Quartier de l’Innovation: Where are we now?

Posted on Friday, September 2, 2016

QIAn update on Montreal’s uniquely holistic hub for innovation, education, and entrepreneurship: the Quartier de l’Innovation 

By Sakina Natasha Alani (MBA 2017 and Member of the QI Student Working Group)

Created by McGill and École de Technologie Supérieure (ETS), Montreal’s Quartier de L’innovation (QI), was established to support innovation and entrepreneurship.

It also wants to promote Montreal’s start-ups locally and internationally.

This is why, at the fall of 2016, QI will open North America’s first NeoShop – a boutique dedicated to providing exposure for innovations developed by start-up organizations. This addition to the QI network of resources will provide a venue for innovators and entrepreneurs to gain exposure and solicit feedback from potential users, allowing for a rich and invaluable iteration process for innovators.

Quebec innovators with products in the Montreal boutique will have the opportunity to test their offerings on European markets through a NeoShop product exchange. Ten per cent of the products from the NeoShop Montreal will be showcased in NeoShops.

Located in south-western neighbourhoods of Montreal, QI focuses on the nexus of economic, social, cultural, research, and urban issues. Rooted in education, and supportive of economic growth, according to Damien Siles, Executive Director of QI ,“the most interesting part of QI is that it has the autonomy to humanize innovation with concrete projects.” Because the QI is neither a campus nor a political initiative, it is here to stay and here to serve.

The ecosystem of projects, partnerships, incubators and universities within the Quartier de l’innovation effectively balances both the commercialization of university research and the growth of inventive social enterprises. The Salon 1861 (developed by QuoVadis Gestion Immobilière the first certified B Corp in Quebec) opened in November 2015, and was built to reconnect people to collective space and break the silos between sectors of society.

Promoting our local expertise is also very important for QI. In 2015, the QI in collaboration with Jeune Chambre de Commerce de Montreal (JCC) created the Mat’Inno, an inspiring series of early- morning events aimed at promoting researchers and the cutting edge research that taking place in Montréal, Canada’s biggest academic city. In Siles’s words, the purpose of Mat’Inno is to demonstrate how “innovation exists to amply the life of the human being” and “showcase the Montreal academic expertise to young professionals”. Mat’Inno topics range from cybersecurity to the silver economy, simulation in health or many other innovative topics.

At the same time, the QI is home to seven autonomous incubators and accelerators with upwards of 400 businesses operating within its area. Centech, EcoFuel, GriffinCamp, Notman House, Tandem Launch, District 3 and CEIM are a few of the celebrated accelerators and incubators linked to the Quartier de l’innovation. These organizations are equipped to support innovators and entrepreneurs in the early and most vulnerable stages of their respective endeavors and thrive on strong ties to universities.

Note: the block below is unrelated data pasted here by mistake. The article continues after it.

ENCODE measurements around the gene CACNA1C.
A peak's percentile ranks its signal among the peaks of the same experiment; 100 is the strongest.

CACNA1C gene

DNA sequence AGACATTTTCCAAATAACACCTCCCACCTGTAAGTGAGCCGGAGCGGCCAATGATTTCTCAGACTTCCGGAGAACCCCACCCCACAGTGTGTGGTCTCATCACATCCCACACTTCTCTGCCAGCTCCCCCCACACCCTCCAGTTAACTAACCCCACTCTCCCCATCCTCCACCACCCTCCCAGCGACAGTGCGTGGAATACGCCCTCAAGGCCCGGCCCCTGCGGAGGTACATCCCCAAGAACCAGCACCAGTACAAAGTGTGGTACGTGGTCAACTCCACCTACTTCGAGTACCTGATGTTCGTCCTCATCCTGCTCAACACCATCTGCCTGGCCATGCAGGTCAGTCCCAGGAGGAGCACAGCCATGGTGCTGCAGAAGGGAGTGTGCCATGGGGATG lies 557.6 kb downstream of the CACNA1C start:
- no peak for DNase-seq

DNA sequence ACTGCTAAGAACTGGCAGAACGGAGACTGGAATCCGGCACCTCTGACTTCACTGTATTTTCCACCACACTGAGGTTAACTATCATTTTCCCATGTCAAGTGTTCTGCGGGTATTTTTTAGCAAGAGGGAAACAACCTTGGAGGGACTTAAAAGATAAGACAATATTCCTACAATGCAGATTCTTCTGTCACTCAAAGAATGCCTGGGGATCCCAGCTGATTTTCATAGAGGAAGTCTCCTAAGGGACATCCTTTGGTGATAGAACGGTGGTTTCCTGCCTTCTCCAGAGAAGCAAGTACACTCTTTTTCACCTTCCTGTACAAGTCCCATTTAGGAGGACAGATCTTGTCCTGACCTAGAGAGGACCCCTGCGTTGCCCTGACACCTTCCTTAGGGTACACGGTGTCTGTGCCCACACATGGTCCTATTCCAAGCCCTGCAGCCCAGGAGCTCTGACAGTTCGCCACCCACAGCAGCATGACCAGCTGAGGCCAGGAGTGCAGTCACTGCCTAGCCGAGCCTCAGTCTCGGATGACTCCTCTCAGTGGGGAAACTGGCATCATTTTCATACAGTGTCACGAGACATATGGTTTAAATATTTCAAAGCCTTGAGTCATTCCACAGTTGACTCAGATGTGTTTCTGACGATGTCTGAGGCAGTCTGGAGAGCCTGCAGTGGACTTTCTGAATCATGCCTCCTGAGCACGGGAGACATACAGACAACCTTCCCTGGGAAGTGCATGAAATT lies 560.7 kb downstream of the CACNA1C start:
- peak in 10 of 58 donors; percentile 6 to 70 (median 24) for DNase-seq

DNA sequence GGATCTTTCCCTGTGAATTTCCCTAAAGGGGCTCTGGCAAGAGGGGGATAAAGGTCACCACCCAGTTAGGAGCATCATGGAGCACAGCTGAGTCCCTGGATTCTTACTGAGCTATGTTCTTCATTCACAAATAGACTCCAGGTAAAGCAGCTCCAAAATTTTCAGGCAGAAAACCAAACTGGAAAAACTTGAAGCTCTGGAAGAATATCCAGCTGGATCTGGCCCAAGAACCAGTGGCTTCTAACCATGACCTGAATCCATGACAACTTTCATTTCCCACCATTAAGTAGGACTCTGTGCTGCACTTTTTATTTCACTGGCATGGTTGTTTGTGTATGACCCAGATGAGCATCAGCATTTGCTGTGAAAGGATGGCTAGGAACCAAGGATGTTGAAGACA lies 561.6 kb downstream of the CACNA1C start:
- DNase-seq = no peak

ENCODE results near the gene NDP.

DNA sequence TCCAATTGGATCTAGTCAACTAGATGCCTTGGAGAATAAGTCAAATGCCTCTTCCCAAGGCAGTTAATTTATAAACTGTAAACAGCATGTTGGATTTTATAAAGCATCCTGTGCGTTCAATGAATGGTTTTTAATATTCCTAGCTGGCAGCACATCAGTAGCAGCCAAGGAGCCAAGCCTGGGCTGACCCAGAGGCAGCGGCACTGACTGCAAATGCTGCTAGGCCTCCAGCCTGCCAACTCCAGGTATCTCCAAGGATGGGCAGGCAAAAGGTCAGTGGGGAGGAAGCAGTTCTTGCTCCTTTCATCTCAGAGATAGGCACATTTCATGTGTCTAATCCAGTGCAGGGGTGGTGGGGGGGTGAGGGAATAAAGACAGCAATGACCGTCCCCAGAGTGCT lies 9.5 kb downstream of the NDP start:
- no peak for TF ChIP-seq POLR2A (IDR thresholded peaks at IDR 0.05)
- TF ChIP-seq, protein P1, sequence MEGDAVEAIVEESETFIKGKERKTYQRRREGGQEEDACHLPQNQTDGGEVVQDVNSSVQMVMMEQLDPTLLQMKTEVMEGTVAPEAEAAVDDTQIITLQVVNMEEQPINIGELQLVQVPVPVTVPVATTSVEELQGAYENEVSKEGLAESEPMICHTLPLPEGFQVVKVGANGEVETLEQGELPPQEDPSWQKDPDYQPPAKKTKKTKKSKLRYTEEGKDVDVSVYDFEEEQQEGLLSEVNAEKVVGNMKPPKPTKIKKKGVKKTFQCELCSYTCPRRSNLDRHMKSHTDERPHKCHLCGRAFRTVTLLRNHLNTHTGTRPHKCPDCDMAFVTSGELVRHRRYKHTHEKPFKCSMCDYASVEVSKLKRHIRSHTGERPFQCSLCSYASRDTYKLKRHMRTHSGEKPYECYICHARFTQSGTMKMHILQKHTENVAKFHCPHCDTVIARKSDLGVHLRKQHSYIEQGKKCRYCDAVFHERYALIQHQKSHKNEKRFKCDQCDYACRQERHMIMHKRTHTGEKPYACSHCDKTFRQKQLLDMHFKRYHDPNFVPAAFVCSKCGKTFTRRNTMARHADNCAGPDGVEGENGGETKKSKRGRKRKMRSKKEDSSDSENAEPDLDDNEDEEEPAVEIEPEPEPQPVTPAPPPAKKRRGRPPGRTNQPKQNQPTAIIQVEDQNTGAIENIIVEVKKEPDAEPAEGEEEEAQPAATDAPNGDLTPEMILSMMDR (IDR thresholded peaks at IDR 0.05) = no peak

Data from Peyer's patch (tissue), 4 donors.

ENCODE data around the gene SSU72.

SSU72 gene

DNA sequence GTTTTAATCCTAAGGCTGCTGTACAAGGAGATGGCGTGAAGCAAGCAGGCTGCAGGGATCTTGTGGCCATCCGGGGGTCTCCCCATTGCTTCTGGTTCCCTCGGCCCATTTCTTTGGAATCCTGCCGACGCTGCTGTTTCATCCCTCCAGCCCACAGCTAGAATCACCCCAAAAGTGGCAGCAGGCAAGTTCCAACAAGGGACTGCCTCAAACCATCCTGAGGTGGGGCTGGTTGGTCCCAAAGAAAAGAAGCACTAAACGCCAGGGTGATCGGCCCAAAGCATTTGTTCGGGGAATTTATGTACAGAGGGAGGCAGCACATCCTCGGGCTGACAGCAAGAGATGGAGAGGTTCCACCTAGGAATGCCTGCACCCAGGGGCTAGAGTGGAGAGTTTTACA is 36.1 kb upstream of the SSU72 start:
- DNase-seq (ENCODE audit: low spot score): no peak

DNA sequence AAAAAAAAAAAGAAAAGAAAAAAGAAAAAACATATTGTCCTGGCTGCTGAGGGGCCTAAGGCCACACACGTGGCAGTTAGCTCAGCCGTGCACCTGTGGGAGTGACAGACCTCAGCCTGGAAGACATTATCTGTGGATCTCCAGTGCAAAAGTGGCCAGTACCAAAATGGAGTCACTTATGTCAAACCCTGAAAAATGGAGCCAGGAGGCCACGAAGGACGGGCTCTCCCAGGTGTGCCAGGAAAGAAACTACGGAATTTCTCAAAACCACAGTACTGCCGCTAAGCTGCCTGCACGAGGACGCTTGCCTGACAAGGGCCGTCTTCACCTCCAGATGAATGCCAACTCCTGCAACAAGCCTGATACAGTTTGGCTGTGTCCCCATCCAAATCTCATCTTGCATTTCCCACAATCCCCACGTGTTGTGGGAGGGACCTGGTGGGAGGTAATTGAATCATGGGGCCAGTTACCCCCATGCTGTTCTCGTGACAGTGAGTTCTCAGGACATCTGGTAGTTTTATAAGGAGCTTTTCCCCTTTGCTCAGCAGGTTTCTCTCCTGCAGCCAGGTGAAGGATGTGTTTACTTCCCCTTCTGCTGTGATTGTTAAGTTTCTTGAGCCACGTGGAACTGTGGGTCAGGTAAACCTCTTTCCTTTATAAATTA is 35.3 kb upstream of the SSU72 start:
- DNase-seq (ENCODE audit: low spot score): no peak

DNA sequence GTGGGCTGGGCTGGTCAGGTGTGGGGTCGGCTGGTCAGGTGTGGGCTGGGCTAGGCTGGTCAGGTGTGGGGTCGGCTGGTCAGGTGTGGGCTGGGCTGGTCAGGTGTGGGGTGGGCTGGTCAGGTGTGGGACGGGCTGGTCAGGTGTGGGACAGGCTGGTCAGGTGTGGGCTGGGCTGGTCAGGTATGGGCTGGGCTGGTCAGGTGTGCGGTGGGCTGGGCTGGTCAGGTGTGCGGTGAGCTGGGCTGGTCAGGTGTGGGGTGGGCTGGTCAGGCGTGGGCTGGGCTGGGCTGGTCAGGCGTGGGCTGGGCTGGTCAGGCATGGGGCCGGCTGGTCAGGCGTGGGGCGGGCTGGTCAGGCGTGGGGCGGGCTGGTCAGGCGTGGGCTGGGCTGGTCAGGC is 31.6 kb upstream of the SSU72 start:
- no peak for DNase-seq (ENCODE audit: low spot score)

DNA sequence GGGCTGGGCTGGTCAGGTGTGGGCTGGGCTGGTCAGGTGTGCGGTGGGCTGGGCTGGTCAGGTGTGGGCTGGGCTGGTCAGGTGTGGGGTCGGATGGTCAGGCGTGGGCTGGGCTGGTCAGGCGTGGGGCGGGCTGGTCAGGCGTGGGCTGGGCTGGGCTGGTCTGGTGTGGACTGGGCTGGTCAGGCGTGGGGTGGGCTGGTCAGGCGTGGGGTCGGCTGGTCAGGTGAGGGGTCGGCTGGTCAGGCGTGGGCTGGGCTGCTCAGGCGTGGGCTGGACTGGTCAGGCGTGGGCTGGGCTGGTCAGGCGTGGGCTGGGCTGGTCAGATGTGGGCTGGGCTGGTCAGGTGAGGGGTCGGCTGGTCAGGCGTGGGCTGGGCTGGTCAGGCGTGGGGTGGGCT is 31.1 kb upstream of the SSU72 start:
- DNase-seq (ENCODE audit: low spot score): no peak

According to Serge Bourassa, Director of Centre d’entreprises et d’innovation de Montréal (CEIM) “It takes a village to bring an innovation to commercialization!” CEIM, for example, did a partnership with McGill in 2014. The organization is currently incubating seven active projects, with ten additional ones in the pipeline, primarily in the Life Sciences, IT and video gaming areas. With this new collaboration, CEIM has experienced a 50 per cent growth in their consulting and coaching services. CEIM organizes several events in order to bring together researchers, investors, and entrepreneurs together to showcase topics such as artificial intelligence and the business opportunities that come from McGill.

While Montreal’s Quartier de l’innovation adopted best practices of innovation hubs around the world many entrepreneurial and innovation hubs, specifically Silicon Valley are notorious for their harshly negative impact on the local community. QI has grown to define what innovation means uniquely for Montreal – from involvement with disadvantaged communities within QI, to international exposure for entrepreneurs, from incubation to acceleration, to support and exposure for student research.

The last 12 to 18 months indicate that Montreal’s address for innovation, the Quartier de l’innovation is here to foster innovation and entrepreneurship, as well as community development, integrated thinking, and academic involvement with more than 150,000 students (ETS, UQAM, McGill and Concordia) ready to contribute and improve our society.

 

 

 

 

 

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